Sometimes we want to operate on all of the keys in a dictionary. For example, if we have a dictionary of students in a math class and their grades:

test_scores = {"Grace":[80, 72, 90], "Jeffrey":[88, 68, 81], "Sylvia":[80, 82, 84], "Pedro":[98, 96, 95], "Martin":[78, 80, 78], "Dina":[64, 60, 75]}

We want to get a roster of the students in the class, without including their grades. We can do this with the built-in list() function:

>>> list(test_scores) ["Grace", "Jeffrey", "Sylvia", "Pedro", "Martin", "Dina"]

Dictionaries also have a .keys() method that returns a dict_keys object. A dict_keys object is a view object, which provides a look at the current state of the dictionary, without the user being able to modify anything. The dict_keys object returned by .keys() is a set of the keys in the dictionary. You cannot add or remove elements from a dict_keys object, but it can be used in the place of a list for iteration:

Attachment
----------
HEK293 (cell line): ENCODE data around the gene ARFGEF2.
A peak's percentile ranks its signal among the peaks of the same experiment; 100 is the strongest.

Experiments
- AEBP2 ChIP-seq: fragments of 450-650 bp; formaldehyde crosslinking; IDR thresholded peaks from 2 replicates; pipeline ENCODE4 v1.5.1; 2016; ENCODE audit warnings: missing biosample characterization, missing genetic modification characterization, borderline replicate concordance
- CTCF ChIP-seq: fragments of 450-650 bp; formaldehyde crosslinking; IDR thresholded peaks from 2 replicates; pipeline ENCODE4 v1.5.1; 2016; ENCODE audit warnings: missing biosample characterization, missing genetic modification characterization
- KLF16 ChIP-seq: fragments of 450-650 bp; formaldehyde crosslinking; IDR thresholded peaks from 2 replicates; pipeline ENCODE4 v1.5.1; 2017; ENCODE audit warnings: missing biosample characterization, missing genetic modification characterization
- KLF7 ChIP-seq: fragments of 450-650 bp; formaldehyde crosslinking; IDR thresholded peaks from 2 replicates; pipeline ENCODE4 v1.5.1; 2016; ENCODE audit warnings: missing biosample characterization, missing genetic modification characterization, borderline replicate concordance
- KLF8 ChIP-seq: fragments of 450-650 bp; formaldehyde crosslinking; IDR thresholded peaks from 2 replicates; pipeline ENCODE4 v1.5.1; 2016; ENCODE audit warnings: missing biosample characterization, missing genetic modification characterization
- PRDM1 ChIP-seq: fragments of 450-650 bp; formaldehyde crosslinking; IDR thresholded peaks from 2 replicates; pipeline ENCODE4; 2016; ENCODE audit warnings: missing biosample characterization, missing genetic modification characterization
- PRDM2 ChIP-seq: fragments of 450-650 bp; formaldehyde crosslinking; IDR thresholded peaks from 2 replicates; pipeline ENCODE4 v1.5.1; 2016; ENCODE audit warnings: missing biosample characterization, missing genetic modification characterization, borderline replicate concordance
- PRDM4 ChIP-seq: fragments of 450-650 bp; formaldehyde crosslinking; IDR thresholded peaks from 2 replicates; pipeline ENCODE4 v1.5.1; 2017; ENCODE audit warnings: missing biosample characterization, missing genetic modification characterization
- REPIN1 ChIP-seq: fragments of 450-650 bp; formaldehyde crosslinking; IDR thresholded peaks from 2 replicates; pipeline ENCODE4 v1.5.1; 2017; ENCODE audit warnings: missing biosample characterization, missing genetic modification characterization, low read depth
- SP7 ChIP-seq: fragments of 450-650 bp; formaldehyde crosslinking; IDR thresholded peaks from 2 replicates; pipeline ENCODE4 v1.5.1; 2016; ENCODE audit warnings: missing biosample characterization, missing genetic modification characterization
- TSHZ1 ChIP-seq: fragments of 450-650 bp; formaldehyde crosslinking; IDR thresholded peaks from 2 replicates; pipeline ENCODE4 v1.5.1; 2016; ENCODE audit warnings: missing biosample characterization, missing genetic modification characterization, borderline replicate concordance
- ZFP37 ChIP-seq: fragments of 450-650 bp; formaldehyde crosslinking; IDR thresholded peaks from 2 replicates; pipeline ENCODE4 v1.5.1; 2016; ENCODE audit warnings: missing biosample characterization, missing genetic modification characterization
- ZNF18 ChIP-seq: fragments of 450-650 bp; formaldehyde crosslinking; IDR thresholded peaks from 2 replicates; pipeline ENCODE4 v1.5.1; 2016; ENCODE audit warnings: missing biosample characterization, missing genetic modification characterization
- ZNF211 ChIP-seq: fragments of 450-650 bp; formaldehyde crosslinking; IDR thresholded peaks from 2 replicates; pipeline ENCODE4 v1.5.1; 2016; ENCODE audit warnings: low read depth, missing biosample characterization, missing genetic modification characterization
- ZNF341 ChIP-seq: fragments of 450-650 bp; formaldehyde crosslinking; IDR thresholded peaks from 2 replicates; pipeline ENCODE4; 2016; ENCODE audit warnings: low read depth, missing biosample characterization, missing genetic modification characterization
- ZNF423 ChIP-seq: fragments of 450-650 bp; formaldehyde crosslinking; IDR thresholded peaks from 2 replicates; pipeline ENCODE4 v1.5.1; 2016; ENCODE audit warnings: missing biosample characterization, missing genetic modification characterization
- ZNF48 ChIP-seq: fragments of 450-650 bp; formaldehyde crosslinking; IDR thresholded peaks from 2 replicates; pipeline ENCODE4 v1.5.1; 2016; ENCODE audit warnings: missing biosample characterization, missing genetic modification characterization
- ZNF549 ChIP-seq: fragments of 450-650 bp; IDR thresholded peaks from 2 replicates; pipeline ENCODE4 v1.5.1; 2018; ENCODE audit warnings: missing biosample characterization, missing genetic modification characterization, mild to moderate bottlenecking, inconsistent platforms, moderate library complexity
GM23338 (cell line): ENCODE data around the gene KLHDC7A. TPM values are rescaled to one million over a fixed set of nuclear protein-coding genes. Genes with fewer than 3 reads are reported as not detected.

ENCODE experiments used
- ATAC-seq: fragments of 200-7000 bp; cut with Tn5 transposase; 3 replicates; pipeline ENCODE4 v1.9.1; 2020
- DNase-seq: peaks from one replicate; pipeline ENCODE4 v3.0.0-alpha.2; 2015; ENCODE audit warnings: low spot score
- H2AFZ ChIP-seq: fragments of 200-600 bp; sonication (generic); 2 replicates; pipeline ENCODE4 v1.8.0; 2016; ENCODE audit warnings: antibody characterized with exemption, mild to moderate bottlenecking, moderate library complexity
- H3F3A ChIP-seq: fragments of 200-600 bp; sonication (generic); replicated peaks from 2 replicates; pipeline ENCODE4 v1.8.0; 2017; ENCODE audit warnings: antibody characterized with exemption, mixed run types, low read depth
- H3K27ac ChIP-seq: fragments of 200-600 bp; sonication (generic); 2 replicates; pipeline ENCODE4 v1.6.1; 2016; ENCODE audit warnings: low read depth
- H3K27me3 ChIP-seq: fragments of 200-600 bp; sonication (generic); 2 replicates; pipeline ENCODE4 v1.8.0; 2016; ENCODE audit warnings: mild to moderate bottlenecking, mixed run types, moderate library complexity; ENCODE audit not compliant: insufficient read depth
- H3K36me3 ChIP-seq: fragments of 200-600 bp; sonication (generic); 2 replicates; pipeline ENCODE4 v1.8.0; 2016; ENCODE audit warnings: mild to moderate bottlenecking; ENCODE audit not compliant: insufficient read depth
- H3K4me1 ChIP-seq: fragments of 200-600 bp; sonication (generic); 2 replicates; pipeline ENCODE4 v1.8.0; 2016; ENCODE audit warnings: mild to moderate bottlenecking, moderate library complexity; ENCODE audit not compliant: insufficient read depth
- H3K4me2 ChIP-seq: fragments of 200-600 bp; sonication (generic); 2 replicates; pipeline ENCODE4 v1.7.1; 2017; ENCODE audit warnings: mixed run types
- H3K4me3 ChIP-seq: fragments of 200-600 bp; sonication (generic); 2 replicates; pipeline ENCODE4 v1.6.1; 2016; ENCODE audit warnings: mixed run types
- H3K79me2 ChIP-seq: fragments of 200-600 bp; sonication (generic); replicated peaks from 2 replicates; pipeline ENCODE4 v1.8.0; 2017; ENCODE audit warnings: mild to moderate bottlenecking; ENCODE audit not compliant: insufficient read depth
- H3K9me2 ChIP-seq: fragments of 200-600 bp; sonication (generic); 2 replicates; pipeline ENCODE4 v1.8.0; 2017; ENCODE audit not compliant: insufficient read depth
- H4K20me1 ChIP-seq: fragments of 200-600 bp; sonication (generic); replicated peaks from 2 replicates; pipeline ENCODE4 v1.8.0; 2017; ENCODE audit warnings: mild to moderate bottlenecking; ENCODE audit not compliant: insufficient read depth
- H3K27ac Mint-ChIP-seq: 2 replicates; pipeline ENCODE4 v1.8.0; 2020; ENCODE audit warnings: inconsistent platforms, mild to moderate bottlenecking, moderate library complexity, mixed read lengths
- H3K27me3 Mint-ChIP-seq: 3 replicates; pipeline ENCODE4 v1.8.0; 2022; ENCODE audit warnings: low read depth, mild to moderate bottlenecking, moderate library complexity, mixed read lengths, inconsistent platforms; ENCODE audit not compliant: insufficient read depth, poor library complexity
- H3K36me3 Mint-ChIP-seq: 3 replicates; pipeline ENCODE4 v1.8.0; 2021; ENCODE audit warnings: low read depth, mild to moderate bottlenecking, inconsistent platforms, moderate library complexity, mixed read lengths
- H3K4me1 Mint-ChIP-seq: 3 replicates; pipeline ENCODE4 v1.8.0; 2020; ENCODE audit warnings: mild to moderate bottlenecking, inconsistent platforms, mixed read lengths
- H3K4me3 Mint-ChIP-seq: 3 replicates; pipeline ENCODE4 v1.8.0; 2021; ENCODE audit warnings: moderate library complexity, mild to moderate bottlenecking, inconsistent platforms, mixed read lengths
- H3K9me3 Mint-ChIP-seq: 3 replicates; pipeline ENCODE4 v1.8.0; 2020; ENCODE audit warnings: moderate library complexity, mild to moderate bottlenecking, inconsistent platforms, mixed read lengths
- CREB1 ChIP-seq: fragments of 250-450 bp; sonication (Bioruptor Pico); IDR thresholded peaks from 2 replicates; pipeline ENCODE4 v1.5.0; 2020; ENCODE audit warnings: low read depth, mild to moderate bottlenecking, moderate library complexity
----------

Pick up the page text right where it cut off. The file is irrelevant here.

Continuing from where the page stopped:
for student in test_scores.keys(): print(student)

will yield:

"Grace" "Jeffrey" "Sylvia" "Pedro" "Martin" "Dina"



Create a variable called users and assign it to be a dict_keys object of all of the keys of the user_ids dictionary.


Create a variable called lessons and assign it to be a dict_keys object of all of the keys of the num_exercises dictionary.


Print users to the console.


Print lessons to the console.

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